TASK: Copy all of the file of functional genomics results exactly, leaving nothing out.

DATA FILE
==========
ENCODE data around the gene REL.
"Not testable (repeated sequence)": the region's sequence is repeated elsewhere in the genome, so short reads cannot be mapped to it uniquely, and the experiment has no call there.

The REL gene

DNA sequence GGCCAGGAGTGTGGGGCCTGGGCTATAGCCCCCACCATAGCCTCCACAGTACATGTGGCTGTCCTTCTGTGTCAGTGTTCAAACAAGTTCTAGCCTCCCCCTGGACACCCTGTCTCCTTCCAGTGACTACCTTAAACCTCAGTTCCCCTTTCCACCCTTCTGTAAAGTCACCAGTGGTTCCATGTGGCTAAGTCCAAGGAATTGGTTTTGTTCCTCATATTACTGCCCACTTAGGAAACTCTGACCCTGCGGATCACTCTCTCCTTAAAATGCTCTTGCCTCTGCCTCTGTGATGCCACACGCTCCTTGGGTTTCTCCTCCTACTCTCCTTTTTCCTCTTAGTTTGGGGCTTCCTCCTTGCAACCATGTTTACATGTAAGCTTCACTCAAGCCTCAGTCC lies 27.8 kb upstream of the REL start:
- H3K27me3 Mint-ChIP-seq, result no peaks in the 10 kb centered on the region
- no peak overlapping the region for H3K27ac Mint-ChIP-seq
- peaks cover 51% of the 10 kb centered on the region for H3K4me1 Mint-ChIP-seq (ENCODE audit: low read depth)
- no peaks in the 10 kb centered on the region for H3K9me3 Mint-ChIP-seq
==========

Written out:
ENCODE data around the gene REL.
"Not testable (repeated sequence)": the region's sequence is repeated elsewhere in the genome, so short reads cannot be mapped to it uniquely, and the experiment has no call there.

The REL gene

DNA sequence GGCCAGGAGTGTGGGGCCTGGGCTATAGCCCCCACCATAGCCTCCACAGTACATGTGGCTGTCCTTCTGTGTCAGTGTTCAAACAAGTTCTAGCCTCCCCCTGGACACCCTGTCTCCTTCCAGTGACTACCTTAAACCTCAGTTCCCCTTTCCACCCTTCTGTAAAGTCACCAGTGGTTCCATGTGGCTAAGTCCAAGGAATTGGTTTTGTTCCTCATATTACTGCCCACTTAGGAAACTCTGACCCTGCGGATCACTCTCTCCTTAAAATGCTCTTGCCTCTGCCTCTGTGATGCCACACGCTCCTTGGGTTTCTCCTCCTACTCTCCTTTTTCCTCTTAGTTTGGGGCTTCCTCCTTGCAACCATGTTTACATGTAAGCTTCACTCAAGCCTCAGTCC lies 27.8 kb upstream of the REL start:
- H3K27me3 Mint-ChIP-seq, result no peaks in the 10 kb centered on the region
- no peak overlapping the region for H3K27ac Mint-ChIP-seq
- peaks cover 51% of the 10 kb centered on the region for H3K4me1 Mint-ChIP-seq (ENCODE audit: low read depth)
- no peaks in the 10 kb centered on the region for H3K9me3 Mint-ChIP-seq